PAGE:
Lives could have been saved if a travel company had carried out a security audit before the Sousse terrorist attack instead of an assessment after it, an inquest has heard.
The hearing into the deaths of 30 British holidaymakers in the resort in Tunisia in June 2015 heard that TUI did not carry out frequent security risk assessments on resorts or hotels before the atrocity.
The inquest at the Royal Courts of Justice in London heard that TUI appointed security consultancy company Covenant to carry out an audit in the resort in July, excluding the five-star Riu Imperial Marhaba hotel where the attack had just taken place.
In a witness statement, Jacque Reynolds, a director of risk and compliance for TUI, based in the UK, said: “TUI did not carry out regular security risk assessments of resorts or hotels prior to the Sousse attack. The only security reviews (of hotels) that had been commissioned before then were in Egypt.”
Covenant’s briefing note after its audit said that staff’s understanding was considered to be “weak”, and a section with the heading “Emergency plans and procedures” said: “The current level of emergency planning and the associated procedures such as evacuation and invacuation need to be enhanced to meet the challenges of the evolving security situation.
“A best guess at this is simply not good enough. This is something that should be designed by security specialists alongside the hotel management because they will need to understand the plans and procedures and also communicate them to their staff together.”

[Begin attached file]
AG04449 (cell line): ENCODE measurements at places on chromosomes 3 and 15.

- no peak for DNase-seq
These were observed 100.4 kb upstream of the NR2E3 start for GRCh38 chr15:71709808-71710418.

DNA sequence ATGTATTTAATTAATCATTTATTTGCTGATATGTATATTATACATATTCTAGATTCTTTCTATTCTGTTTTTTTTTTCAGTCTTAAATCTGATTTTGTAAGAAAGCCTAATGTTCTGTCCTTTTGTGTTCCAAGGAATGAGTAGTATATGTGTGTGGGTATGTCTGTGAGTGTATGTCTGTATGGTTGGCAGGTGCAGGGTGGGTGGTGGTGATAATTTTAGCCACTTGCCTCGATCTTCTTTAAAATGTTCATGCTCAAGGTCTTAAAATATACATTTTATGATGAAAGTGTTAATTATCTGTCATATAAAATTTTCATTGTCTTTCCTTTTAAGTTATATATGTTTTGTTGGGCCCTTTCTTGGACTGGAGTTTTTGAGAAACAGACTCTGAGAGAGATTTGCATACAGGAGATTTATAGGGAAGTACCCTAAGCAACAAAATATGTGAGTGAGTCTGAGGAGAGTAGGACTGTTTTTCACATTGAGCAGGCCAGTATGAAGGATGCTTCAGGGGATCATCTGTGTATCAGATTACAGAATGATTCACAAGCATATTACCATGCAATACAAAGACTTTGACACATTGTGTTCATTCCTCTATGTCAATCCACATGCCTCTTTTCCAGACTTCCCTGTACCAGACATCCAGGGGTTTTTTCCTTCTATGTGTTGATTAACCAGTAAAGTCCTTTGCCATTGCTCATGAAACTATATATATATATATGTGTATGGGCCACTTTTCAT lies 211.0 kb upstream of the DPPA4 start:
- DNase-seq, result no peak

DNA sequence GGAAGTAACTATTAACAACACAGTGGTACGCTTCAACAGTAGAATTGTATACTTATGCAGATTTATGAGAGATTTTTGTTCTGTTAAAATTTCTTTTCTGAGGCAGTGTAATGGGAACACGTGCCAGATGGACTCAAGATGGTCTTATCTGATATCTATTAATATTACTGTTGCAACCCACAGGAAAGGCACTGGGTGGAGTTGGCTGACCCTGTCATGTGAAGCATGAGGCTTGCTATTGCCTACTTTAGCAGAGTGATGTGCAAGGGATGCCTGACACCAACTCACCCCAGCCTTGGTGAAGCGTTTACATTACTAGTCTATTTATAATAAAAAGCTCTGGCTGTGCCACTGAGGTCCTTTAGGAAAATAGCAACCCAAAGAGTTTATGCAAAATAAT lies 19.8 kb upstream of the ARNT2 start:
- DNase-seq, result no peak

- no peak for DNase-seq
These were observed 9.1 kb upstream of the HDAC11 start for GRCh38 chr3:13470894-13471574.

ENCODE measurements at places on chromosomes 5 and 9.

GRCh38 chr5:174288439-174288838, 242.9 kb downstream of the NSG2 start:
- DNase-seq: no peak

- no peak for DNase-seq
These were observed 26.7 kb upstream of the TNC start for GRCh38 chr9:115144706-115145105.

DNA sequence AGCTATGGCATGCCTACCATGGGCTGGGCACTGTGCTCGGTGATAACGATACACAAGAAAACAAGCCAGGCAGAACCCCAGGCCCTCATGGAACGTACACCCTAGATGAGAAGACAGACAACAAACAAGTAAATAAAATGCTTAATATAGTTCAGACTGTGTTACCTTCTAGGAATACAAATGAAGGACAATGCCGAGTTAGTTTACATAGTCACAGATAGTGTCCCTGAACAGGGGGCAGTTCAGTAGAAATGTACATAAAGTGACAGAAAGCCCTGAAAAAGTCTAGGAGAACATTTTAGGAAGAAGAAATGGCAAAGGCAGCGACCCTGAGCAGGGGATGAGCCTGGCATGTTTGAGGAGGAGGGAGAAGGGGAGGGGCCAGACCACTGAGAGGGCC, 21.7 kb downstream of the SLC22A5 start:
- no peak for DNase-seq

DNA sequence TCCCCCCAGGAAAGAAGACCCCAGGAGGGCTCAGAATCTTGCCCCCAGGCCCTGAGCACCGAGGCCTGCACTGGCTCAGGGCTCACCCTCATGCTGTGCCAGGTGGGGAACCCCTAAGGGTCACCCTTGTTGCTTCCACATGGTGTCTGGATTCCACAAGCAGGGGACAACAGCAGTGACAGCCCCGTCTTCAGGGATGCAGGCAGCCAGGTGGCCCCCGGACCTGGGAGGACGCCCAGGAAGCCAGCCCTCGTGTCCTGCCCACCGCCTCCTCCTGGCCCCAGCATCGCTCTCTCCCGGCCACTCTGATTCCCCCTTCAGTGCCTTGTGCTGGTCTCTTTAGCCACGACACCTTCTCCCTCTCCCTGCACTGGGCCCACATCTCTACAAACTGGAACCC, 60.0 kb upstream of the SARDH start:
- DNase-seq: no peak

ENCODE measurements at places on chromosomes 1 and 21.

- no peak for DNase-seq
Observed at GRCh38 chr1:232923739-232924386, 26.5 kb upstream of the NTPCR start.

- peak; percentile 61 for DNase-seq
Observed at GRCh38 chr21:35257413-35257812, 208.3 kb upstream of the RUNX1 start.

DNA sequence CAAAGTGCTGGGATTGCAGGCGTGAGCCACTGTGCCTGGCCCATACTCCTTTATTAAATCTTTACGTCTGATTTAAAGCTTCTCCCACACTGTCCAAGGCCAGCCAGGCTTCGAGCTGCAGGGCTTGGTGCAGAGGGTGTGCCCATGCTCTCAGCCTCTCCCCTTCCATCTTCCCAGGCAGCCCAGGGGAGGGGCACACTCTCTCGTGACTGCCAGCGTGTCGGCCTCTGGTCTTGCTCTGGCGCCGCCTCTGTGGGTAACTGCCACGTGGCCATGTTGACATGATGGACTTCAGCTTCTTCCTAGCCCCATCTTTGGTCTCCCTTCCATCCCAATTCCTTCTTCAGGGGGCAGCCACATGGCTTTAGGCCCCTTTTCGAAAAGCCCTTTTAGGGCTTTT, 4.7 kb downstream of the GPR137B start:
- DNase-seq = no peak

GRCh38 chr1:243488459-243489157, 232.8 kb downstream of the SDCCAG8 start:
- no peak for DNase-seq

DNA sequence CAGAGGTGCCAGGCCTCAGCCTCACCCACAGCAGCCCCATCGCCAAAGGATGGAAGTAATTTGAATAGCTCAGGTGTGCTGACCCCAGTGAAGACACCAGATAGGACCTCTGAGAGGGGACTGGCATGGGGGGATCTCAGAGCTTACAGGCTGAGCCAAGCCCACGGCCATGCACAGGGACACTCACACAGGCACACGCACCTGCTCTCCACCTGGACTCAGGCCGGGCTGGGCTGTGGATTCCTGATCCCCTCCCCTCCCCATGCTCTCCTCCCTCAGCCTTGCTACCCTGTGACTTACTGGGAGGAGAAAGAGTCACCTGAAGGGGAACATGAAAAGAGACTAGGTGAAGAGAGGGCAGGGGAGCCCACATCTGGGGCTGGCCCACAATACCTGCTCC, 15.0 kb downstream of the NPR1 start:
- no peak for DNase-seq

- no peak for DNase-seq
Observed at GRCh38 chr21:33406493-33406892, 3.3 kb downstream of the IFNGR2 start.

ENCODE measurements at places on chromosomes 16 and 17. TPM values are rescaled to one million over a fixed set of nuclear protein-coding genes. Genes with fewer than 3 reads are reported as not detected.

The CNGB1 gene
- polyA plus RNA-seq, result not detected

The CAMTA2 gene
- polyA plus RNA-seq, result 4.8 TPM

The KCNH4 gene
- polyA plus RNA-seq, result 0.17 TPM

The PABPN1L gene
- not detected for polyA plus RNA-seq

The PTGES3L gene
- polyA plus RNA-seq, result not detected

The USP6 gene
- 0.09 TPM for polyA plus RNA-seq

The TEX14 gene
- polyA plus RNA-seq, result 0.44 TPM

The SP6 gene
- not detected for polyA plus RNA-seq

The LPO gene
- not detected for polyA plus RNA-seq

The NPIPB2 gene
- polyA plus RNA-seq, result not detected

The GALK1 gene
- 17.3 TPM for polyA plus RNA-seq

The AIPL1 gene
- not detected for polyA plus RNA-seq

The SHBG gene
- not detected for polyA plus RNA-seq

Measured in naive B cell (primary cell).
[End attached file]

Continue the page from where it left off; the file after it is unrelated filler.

The briefing note in July came soon after the Sousse attack and three months after another terror attack at the Bardo National Museum in Tunis.
Andrew Ritchie QC, counsel for the families of the victims, put it to Ms Reynolds that, had TUI instigated the security audit after the Bardo attack, the company had 11 weeks to make changes, and “might have saved quite a few lives by having those things in place”.
He also said to the witness: “I put it to you that TUI should have audited security on paper or by sending an expert adviser when the FCO (Foreign Office) advised there was a high risk of terror activity after Bardo. Would you agree with that?”
She said she did not agree, adding: “We were told on numerous occasions that the advice wouldn’t be changing.”
Ms Reynolds said that a reason security did not form part of safety audits was because of the conditions and circumstances of security being “variable”, in contrast with the more static nature of swimming pool depths for example.
Mr Ritchie said: “May I put it to you that if the security is variable that’s the whole reason you audit.”
She agreed with Mr Ritchie’s summary that TUI “relied on hotels and local authorities” regarding these matters.
Extremist Seifeddine Rezgui massacred 38 tourists - Blackpool couple Denis and Elaine Thwaites - on June 26, 2015, at the Riu Imperial Marhaba hotel.